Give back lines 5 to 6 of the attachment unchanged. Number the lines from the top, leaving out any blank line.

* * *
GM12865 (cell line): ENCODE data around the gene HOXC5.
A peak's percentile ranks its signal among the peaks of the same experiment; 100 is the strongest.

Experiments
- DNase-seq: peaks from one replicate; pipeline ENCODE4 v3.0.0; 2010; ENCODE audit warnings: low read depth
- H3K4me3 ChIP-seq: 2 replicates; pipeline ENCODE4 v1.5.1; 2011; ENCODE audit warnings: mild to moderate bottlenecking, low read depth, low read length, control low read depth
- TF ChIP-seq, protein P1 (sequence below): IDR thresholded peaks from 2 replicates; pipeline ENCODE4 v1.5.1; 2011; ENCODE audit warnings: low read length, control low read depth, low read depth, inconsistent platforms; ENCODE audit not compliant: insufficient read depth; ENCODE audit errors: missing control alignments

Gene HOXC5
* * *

- H3K4me3 ChIP-seq: 2 replicates; pipeline ENCODE4 v1.5.1; 2011; ENCODE audit warnings: mild to moderate bottlenecking, low read depth, low read length, control low read depth
- TF ChIP-seq, protein P1 (sequence below): IDR thresholded peaks from 2 replicates; pipeline ENCODE4 v1.5.1; 2011; ENCODE audit warnings: low read length, control low read depth, low read depth, inconsistent platforms; ENCODE audit not compliant: insufficient read depth; ENCODE audit errors: missing control alignments